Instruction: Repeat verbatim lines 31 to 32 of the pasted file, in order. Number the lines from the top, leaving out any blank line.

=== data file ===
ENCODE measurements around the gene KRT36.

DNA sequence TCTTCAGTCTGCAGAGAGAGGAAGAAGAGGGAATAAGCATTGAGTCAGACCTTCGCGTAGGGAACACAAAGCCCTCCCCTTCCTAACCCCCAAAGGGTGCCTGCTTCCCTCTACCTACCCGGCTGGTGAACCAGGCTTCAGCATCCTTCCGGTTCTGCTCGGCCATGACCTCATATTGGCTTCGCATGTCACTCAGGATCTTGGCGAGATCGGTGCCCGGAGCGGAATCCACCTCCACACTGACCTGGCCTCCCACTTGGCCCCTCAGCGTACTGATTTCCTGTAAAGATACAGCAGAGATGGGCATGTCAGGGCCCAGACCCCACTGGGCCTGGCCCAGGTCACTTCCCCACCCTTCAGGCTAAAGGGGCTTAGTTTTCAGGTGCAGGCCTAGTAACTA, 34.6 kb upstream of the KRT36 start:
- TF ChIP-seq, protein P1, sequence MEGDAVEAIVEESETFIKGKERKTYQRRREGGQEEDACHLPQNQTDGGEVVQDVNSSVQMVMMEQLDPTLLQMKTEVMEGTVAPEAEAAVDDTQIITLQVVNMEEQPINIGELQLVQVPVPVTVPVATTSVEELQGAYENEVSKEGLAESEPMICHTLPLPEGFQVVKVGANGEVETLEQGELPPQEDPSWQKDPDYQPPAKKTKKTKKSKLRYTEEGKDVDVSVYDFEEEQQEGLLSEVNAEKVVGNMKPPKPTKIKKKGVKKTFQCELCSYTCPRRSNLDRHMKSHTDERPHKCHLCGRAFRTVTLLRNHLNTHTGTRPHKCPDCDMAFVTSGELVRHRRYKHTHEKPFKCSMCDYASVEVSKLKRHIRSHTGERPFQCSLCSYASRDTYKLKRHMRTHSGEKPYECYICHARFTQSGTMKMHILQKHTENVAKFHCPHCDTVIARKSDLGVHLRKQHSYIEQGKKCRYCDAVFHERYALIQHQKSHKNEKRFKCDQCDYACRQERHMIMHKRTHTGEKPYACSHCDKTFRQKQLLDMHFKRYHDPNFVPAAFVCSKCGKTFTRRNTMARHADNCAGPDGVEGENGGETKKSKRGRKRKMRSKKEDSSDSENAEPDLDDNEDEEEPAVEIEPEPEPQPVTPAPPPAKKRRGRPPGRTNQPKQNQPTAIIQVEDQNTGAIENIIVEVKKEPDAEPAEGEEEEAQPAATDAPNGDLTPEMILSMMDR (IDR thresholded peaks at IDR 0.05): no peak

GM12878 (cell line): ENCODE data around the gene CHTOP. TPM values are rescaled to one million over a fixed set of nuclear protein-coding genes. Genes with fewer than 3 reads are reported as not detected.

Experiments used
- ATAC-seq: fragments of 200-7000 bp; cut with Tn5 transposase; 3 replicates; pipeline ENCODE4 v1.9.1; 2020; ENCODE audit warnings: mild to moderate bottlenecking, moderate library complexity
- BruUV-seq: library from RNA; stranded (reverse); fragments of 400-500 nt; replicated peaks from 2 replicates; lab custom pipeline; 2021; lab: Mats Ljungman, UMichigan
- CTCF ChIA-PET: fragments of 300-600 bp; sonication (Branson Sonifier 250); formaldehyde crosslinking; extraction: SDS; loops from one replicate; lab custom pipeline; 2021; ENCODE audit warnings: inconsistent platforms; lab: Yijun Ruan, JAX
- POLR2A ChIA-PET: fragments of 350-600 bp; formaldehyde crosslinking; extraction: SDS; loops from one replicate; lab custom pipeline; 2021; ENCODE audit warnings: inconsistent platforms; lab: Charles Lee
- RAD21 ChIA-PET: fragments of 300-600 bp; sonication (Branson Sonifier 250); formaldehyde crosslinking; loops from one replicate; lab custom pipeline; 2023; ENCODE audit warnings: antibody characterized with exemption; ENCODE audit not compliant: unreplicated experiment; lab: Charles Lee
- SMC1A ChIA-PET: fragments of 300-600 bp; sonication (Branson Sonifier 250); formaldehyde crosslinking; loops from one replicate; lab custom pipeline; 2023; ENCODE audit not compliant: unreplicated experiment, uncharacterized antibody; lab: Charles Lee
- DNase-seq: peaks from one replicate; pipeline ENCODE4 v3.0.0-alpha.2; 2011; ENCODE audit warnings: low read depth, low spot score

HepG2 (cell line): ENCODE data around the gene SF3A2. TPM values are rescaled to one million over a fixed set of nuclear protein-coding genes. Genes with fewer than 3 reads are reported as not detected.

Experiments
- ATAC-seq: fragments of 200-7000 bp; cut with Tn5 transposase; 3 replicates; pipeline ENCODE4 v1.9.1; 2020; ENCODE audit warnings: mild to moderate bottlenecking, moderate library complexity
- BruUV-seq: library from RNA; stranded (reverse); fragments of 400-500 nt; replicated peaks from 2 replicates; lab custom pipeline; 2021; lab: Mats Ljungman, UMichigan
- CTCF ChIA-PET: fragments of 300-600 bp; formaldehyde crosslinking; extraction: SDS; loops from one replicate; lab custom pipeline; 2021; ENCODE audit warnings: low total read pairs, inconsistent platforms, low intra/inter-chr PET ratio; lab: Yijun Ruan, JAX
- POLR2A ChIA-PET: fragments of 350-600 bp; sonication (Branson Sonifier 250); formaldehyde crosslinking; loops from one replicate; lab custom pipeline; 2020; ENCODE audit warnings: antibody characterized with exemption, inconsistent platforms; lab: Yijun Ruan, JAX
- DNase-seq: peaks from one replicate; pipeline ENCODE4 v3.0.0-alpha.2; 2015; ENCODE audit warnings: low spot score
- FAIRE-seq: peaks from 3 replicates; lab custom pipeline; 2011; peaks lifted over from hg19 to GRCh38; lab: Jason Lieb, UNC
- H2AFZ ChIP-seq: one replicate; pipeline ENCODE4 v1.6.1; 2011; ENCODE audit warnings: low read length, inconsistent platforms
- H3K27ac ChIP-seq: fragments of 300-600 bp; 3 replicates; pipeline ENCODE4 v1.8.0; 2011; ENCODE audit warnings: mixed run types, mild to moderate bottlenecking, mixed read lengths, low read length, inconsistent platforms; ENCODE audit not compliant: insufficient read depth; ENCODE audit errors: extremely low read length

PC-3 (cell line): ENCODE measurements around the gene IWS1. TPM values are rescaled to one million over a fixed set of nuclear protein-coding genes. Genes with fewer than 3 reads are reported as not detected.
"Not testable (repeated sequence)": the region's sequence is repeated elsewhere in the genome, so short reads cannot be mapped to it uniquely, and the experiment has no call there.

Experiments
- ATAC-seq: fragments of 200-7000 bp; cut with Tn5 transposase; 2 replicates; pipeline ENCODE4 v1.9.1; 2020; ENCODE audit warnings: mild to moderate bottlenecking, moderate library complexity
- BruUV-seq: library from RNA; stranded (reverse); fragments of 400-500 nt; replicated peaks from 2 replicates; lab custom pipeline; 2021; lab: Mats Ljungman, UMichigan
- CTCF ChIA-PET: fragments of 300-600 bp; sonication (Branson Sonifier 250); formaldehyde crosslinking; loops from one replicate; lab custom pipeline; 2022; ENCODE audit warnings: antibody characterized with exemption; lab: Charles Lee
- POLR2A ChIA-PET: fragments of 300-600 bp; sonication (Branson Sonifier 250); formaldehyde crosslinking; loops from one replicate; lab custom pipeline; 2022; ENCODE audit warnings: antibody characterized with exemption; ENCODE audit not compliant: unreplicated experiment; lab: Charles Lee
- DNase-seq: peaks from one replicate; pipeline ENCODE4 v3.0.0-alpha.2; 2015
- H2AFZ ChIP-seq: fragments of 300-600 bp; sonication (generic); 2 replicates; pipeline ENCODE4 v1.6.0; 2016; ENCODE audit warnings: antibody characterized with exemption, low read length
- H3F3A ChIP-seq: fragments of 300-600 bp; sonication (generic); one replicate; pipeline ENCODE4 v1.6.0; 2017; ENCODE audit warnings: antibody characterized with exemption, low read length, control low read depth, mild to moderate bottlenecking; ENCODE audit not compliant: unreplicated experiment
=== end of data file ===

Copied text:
- H2AFZ ChIP-seq: fragments of 300-600 bp; sonication (generic); 2 replicates; pipeline ENCODE4 v1.6.0; 2016; ENCODE audit warnings: antibody characterized with exemption, low read length
- H3F3A ChIP-seq: fragments of 300-600 bp; sonication (generic); one replicate; pipeline ENCODE4 v1.6.0; 2017; ENCODE audit warnings: antibody characterized with exemption, low read length, control low read depth, mild to moderate bottlenecking; ENCODE audit not compliant: unreplicated experiment